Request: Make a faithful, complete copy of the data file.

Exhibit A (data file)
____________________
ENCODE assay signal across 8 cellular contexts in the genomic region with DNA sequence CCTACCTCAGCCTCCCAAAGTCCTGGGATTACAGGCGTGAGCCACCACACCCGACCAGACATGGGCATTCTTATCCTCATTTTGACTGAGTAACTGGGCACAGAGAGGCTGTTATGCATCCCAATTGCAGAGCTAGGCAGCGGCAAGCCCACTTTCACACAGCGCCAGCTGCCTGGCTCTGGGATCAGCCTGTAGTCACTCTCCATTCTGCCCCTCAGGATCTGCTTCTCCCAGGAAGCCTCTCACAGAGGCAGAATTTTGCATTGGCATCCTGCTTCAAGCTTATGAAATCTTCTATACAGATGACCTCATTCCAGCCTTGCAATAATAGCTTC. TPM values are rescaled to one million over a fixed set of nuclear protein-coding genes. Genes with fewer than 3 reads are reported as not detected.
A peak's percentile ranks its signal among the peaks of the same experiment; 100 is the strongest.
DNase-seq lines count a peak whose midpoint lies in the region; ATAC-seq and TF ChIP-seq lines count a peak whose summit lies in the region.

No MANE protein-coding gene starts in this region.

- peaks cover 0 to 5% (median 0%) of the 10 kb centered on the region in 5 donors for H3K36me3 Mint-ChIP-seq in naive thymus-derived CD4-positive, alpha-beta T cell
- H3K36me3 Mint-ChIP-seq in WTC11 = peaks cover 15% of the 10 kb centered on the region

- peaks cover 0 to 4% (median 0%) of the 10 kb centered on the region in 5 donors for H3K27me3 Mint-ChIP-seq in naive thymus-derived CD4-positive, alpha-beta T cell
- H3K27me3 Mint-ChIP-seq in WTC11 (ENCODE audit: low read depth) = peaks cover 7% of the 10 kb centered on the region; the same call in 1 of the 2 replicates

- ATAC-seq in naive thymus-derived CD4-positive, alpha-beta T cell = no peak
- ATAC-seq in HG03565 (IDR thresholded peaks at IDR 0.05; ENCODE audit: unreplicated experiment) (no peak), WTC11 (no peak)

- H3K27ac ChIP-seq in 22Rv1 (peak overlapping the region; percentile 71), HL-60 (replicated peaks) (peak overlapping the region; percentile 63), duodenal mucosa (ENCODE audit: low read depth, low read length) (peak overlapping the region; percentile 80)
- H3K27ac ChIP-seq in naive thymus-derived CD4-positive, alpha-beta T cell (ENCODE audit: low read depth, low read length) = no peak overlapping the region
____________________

ENCODE assay signal across 8 cellular contexts in the genomic region with DNA sequence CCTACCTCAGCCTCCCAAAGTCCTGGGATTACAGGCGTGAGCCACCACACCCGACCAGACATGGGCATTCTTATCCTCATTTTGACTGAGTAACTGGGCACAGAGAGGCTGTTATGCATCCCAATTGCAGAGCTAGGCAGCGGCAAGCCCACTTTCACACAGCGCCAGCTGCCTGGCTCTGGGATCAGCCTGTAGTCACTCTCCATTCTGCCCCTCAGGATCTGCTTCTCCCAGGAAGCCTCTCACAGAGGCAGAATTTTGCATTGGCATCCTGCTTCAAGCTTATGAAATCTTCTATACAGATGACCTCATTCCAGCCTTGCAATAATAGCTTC. TPM values are rescaled to one million over a fixed set of nuclear protein-coding genes. Genes with fewer than 3 reads are reported as not detected.
A peak's percentile ranks its signal among the peaks of the same experiment; 100 is the strongest.
DNase-seq lines count a peak whose midpoint lies in the region; ATAC-seq and TF ChIP-seq lines count a peak whose summit lies in the region.

No MANE protein-coding gene starts in this region.

- peaks cover 0 to 5% (median 0%) of the 10 kb centered on the region in 5 donors for H3K36me3 Mint-ChIP-seq in naive thymus-derived CD4-positive, alpha-beta T cell
- H3K36me3 Mint-ChIP-seq in WTC11 = peaks cover 15% of the 10 kb centered on the region

- peaks cover 0 to 4% (median 0%) of the 10 kb centered on the region in 5 donors for H3K27me3 Mint-ChIP-seq in naive thymus-derived CD4-positive, alpha-beta T cell
- H3K27me3 Mint-ChIP-seq in WTC11 (ENCODE audit: low read depth) = peaks cover 7% of the 10 kb centered on the region; the same call in 1 of the 2 replicates

- ATAC-seq in naive thymus-derived CD4-positive, alpha-beta T cell = no peak
- ATAC-seq in HG03565 (IDR thresholded peaks at IDR 0.05; ENCODE audit: unreplicated experiment) (no peak), WTC11 (no peak)

- H3K27ac ChIP-seq in 22Rv1 (peak overlapping the region; percentile 71), HL-60 (replicated peaks) (peak overlapping the region; percentile 63), duodenal mucosa (ENCODE audit: low read depth, low read length) (peak overlapping the region; percentile 80)
- H3K27ac ChIP-seq in naive thymus-derived CD4-positive, alpha-beta T cell (ENCODE audit: low read depth, low read length) = no peak overlapping the region